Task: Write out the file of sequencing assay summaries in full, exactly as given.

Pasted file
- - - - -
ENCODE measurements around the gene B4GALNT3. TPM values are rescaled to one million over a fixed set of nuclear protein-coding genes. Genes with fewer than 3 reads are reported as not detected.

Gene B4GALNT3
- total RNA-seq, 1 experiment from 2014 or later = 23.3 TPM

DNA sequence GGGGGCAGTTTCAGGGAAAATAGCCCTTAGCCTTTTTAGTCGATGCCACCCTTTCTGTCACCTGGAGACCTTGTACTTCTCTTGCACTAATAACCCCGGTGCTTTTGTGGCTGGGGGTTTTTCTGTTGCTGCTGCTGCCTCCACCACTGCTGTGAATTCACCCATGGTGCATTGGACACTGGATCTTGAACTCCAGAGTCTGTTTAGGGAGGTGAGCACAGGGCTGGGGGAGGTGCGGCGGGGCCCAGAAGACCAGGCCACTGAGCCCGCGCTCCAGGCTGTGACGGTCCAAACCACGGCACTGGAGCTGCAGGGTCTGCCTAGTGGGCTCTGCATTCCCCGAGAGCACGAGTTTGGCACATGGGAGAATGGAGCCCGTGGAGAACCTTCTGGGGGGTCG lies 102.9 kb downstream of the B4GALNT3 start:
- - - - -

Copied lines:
ENCODE measurements around the gene B4GALNT3. TPM values are rescaled to one million over a fixed set of nuclear protein-coding genes. Genes with fewer than 3 reads are reported as not detected.

Gene B4GALNT3
- total RNA-seq, 1 experiment from 2014 or later = 23.3 TPM

DNA sequence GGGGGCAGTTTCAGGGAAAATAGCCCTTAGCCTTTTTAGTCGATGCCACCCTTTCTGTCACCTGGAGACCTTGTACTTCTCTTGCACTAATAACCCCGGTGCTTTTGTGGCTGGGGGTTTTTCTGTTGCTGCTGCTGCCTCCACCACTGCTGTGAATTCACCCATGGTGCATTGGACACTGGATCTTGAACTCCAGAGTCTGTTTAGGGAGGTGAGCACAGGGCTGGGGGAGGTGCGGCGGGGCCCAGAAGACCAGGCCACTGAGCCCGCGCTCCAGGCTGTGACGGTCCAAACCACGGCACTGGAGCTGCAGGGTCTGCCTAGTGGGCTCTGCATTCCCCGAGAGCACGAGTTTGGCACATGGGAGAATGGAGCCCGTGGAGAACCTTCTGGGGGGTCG lies 102.9 kb downstream of the B4GALNT3 start: